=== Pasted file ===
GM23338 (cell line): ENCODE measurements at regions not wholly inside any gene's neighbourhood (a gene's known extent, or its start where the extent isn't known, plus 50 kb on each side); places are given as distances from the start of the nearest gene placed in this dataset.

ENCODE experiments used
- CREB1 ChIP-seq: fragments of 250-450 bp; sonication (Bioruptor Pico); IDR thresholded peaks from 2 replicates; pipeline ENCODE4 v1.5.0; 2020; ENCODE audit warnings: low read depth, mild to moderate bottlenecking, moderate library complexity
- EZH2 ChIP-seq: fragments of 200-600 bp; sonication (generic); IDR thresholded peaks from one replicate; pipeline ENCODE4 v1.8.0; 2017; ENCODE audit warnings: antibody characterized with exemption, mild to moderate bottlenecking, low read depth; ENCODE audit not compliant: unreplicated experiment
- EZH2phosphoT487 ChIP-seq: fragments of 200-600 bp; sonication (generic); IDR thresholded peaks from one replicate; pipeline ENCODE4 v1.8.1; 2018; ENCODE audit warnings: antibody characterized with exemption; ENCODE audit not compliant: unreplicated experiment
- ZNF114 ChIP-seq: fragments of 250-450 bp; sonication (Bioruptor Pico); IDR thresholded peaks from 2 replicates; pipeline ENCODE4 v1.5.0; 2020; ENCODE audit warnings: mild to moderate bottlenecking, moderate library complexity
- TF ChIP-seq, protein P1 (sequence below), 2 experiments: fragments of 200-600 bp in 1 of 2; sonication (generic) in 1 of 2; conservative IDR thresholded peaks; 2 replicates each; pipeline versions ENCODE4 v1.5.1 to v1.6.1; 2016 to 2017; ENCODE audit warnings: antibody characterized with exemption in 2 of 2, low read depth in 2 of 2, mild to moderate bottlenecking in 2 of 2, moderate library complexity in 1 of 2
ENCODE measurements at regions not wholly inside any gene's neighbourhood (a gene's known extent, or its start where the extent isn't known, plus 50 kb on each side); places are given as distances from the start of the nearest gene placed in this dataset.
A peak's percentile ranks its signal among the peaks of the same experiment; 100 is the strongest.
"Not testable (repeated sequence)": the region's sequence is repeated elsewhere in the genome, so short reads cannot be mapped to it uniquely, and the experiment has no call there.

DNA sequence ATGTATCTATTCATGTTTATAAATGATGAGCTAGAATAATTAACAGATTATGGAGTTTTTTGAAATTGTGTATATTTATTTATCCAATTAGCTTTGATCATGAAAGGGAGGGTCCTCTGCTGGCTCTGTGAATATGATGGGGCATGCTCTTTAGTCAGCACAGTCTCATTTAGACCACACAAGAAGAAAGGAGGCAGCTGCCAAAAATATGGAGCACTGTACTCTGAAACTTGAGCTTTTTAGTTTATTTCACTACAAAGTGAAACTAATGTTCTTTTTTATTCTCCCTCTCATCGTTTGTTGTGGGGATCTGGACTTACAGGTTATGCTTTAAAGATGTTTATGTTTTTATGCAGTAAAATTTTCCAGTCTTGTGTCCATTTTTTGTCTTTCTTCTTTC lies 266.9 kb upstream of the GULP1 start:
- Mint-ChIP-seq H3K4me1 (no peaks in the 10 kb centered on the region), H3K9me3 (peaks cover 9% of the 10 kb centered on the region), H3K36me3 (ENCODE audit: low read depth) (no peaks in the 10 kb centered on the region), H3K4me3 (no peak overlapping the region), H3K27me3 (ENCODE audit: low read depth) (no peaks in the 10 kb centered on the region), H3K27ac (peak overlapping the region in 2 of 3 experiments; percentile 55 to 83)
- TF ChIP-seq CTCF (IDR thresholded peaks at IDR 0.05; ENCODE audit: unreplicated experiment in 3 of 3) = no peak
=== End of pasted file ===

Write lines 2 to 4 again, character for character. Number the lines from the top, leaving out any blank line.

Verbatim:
ENCODE experiments used
- CREB1 ChIP-seq: fragments of 250-450 bp; sonication (Bioruptor Pico); IDR thresholded peaks from 2 replicates; pipeline ENCODE4 v1.5.0; 2020; ENCODE audit warnings: low read depth, mild to moderate bottlenecking, moderate library complexity
- EZH2 ChIP-seq: fragments of 200-600 bp; sonication (generic); IDR thresholded peaks from one replicate; pipeline ENCODE4 v1.8.0; 2017; ENCODE audit warnings: antibody characterized with exemption, mild to moderate bottlenecking, low read depth; ENCODE audit not compliant: unreplicated experiment